Best of the Year: Sinking Ship

The prodco's bold (and necessary) diversity initiative is helping grow its huge success at home and internationally.

As 2016 comes to a close, we’re rolling out our Best of the Year winners. From companies with killer growth strategies to strong and lucrative partnerships to production cos breaking down stereotypes, find out what it took to be the best. Check out all the winners here

When J.J. Johnson, Blair Powers and Matt Bishop launched Sinking Ship Entertainment 12 years ago with the goal of creating content for kids around the world, everyone in the industry pushed back under the assumption live-action children’s series wouldn’t perform well internationally. Today, the Toronto-based company that produces global hits like Odd Squad, Dino Dan and Annedroids has a collective seven Emmys and 32 nominations under its belt. And with a newly launched L&M division and plans to grow its in-house distribution, it doesn’t seem like the company is slowing down anytime soon.

The company, which started with three partners and one show, ballooned to eight series and 50 full-time crew members by 2009. Today, the production company has 125 staff and produced 54 hours of content in 2016.
With each successful show Sinking Ship expanded into new areas (post-production, an interactive team, CG animation), and now it’s eyeing theatrical distribution with the February acquisition of Toronto’s Picture Box Distribution (which previously handled its distribution as an independent company).

“I find [having all departments in house] makes our projects that much better,” says Johnson. Thanks to the success of Odd Squad (which receives nearly 600,000 viewers per episode on TVO, nearly four million on U.S. broadcaster PBS, roughly 40 to 50 million video streams per month, and has picked up six Emmys), the company had a taste of the big screen this past summer.

After “knocking on a few doors,” the team realized they would have to distribute the show’s first feature film themselves, so they struck up a deal with Cineplex to air in 90 theatres across Canada.”Our brands are ready to move into a bigger field that allows us to do bigger stories. Odd Squad was a great first (small) step and our plan is to make it even bigger next time around,” says Powers. “We beat Cineplex’s expectations,” he adds, noting the film sold out in 20 theatres.

Now the team is financing a follow-up (its network partners are currently on board and the company is eyeing Telefilm and international distribution entities next), along with the first Dino Dan feature, set to air in museums across Canada in 2018.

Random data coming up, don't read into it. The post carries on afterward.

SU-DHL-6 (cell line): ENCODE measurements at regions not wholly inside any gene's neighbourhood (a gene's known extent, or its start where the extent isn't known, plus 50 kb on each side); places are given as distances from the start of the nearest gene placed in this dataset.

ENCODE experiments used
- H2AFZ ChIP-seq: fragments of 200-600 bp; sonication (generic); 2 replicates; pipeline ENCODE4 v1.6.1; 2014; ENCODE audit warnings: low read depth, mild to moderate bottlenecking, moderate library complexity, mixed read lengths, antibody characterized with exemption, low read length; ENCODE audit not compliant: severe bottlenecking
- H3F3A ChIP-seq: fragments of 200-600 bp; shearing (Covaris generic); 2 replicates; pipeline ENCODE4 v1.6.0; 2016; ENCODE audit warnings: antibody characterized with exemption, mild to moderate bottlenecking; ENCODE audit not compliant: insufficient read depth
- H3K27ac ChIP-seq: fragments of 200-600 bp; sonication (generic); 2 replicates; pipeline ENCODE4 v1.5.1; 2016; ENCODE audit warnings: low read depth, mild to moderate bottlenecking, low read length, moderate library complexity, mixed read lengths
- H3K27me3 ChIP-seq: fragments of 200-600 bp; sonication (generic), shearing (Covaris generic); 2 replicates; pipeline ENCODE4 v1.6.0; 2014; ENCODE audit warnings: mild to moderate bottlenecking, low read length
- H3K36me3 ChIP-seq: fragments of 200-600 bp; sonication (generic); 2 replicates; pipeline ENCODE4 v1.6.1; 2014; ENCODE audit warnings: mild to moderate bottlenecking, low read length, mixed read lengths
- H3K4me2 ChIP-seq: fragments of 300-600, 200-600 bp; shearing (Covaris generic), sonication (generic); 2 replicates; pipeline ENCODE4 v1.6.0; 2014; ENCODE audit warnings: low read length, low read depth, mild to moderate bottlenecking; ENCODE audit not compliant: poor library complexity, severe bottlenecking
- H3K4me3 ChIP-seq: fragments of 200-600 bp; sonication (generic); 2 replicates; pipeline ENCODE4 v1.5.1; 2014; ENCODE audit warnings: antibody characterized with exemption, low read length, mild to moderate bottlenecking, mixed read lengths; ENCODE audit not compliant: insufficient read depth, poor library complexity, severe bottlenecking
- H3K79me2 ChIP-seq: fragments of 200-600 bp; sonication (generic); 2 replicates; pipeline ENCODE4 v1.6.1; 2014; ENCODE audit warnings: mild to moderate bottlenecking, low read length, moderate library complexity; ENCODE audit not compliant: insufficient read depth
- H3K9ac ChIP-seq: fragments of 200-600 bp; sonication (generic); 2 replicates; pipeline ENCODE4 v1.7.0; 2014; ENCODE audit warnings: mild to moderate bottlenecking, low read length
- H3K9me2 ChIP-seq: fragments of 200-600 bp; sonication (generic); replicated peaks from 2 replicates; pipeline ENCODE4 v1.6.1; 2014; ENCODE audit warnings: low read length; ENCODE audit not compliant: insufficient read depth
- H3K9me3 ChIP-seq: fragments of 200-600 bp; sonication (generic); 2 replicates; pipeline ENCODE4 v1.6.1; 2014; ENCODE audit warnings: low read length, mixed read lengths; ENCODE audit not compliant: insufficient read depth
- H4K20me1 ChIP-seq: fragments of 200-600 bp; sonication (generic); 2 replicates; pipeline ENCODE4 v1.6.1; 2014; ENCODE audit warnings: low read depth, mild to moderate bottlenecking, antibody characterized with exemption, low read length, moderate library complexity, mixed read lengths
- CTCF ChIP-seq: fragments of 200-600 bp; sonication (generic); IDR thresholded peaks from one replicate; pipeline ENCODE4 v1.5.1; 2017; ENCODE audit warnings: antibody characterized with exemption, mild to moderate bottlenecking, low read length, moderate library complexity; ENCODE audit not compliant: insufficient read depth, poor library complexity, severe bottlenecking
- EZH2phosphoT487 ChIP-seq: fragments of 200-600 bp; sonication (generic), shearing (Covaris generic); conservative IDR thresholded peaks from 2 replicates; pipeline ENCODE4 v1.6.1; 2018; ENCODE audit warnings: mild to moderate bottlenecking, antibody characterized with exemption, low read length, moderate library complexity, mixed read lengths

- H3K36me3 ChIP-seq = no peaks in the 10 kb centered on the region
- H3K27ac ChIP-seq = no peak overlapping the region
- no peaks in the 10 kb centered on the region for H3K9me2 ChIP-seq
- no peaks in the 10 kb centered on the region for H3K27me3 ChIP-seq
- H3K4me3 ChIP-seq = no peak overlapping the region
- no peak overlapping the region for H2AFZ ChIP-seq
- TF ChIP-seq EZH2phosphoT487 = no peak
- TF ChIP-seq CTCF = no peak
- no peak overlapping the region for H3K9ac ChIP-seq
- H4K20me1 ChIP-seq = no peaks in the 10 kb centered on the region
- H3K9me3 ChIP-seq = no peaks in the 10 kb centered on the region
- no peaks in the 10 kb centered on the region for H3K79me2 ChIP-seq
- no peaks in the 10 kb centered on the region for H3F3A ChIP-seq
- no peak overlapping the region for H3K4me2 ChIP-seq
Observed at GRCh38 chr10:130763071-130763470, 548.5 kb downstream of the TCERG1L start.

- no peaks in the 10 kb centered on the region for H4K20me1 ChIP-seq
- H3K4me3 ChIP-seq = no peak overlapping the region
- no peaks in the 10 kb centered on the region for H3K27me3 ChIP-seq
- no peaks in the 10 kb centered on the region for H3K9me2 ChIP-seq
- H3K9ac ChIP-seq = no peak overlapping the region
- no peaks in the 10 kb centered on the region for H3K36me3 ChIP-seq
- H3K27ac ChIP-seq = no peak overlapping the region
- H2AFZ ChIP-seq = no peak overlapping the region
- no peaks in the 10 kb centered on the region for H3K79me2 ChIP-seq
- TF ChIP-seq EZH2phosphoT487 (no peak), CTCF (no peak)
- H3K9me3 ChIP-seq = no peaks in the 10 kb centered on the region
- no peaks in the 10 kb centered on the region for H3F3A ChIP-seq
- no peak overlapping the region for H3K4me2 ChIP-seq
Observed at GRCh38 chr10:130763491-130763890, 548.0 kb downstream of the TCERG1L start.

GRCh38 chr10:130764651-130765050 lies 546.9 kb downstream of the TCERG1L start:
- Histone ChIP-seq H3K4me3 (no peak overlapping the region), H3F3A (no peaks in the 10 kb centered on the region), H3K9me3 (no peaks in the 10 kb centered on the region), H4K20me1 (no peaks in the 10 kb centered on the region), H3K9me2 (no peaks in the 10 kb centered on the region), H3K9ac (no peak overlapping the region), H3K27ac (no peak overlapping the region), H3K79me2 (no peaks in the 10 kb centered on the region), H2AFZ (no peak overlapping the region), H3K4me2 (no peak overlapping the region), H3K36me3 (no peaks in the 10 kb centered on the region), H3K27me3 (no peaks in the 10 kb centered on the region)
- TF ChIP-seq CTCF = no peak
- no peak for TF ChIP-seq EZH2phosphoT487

Part of the company’s growth strategy includes a new L&M division, which launched last summer in New York.
Taking an experience offline, such as live events and merch, and managing the licensing is a next step for the company, says Johnson. However, he admits both streams are more challenging to maintain and grow. “Those are the things that go on to make the brand something [that] lasts for decades.” Johnson expects some publishing deals to be announced soon, but for now the company has already secured an Odd Squad 60-city live tour across the U.S.

Behind the scenes, Sinking Ship is changing the narrative in another way: in 2012, it undertook steps to showcase gender and enthnic diversity on and off screen. “We believe kids need to see it to be it. It’s our responsibility to ensure these characters match the wonderful variety of diversity and gender of our audience,” Johnson says.

In 2015, it partnered with Women in View to create the 2x More initiative – a project in which female directors shadow current directors before helming their own episode. Six women have cycled through the program over its two-year lifespan, and all three of the first-round directors were asked to return to do more episodes. Two were too busy to accept. Now the guys are looking to grow the program in house.

That philosophy is playing out on screen as well. After Johnson read a study about the disparity of girls in shows, they switched to a female lead on Annedroids, though they were initially met with resistance from some U.S. networks that believed boys wouldn’t watch a science-based series fronted by a girl. But not only has the series been nominated for eight Emmys and is available in 200 territories, but a recent study from the International Central Institute for Youth and Educational Programs found the show is helping reduce gender stereotypes among North American children and fostering girls’ interest in science, technology, engineering and math. That, according to Johnson, is a better payoff than any Emmy.

“It’s been a tough 12 years, but we feel like we have turned a bit of a corner,” he says. “Now we have international networks approaching us as opposed to us always [going] out and pitching. I hope if we are an example of anything, it is about taking massive risks with the programming you do – trying to push the envelope. Those are the shows that get attention. We should not be chasing what other people are doing, but establishing our own narrative in order to be successful both in sales and in critical reception.”

This article originally appeared in Playback’Winter 2017 issue.